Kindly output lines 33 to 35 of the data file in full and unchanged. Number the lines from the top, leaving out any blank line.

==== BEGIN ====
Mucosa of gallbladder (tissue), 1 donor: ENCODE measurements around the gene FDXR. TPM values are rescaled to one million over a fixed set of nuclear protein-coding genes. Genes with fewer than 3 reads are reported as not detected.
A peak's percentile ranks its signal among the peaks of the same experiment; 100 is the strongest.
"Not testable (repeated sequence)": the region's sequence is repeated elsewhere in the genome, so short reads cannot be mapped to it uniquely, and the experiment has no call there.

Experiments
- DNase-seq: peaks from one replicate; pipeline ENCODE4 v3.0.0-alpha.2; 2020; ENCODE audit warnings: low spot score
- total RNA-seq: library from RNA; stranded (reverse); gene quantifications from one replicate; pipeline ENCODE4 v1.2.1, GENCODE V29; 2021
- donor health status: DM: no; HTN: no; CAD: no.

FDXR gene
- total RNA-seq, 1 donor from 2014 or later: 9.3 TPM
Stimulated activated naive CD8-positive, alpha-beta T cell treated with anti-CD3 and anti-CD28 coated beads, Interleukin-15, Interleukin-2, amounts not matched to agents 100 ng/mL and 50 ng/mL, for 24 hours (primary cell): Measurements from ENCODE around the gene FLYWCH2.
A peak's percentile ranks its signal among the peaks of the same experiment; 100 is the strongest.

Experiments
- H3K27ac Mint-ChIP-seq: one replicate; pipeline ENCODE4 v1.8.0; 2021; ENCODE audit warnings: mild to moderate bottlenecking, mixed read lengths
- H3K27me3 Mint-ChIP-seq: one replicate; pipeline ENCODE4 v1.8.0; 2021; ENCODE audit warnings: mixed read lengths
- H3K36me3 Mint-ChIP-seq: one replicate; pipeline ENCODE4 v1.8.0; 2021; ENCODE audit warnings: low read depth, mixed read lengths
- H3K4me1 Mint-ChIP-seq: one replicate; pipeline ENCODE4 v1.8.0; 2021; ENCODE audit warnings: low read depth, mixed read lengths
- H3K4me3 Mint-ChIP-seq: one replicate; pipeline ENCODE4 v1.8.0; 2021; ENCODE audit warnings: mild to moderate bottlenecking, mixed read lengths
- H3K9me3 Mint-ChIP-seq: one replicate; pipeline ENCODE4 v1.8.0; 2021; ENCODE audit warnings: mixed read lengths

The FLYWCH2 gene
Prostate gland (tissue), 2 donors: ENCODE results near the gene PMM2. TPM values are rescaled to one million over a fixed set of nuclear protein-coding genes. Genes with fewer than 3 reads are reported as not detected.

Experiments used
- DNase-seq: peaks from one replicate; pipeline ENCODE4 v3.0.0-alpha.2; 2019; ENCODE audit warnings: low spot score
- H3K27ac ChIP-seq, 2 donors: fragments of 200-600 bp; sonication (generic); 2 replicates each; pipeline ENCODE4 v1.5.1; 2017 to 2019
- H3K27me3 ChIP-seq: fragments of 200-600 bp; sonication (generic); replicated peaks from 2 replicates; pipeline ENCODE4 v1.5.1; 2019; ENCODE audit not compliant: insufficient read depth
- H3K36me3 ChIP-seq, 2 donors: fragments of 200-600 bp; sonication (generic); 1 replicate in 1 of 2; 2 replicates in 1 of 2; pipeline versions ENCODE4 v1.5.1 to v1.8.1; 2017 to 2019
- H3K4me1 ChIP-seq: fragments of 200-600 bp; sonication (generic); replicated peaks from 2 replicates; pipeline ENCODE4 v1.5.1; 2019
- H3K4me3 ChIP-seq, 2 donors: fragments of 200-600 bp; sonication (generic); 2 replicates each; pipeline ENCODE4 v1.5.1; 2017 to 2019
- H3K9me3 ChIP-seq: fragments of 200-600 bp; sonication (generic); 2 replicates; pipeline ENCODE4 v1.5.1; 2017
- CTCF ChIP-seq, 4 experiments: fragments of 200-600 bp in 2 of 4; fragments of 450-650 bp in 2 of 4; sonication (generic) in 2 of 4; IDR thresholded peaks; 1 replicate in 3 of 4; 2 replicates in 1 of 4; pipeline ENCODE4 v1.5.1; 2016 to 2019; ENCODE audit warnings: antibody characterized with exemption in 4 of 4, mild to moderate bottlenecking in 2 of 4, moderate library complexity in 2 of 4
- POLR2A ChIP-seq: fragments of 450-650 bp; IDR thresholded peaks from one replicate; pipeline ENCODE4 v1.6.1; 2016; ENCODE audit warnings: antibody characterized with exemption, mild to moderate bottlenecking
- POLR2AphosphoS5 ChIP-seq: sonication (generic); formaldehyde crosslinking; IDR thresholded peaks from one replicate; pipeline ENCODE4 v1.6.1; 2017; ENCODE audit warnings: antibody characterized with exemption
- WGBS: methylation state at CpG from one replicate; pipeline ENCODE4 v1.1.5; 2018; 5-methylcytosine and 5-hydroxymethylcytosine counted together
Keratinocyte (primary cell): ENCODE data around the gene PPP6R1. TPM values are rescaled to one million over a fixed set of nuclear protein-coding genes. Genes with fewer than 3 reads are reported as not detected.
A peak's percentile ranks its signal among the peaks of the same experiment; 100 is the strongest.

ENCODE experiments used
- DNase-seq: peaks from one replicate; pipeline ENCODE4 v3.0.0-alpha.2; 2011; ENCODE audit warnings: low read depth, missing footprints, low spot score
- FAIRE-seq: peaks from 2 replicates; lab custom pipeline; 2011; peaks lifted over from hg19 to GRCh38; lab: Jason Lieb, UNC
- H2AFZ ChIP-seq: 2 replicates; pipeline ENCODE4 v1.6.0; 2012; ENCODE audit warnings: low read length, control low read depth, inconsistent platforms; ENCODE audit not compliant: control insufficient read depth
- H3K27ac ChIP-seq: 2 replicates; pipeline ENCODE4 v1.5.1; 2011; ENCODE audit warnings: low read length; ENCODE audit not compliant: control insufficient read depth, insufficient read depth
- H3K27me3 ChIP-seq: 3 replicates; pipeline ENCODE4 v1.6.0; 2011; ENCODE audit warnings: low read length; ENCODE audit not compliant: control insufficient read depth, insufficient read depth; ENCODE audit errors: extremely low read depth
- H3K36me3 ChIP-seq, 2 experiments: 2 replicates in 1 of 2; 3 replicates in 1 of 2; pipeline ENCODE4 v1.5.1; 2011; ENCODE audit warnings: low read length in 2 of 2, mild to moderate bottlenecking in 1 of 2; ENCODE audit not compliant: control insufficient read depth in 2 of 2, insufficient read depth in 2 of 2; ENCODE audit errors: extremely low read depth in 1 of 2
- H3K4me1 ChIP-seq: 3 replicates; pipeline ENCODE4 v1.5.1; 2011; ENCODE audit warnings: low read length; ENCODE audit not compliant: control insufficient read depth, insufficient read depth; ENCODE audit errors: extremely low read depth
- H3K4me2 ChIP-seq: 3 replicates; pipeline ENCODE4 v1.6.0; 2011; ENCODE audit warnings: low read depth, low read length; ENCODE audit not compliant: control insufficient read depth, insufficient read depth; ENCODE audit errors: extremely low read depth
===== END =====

Keratinocyte (primary cell): ENCODE data around the gene PPP6R1. TPM values are rescaled to one million over a fixed set of nuclear protein-coding genes. Genes with fewer than 3 reads are reported as not detected.
A peak's percentile ranks its signal among the peaks of the same experiment; 100 is the strongest.

ENCODE experiments used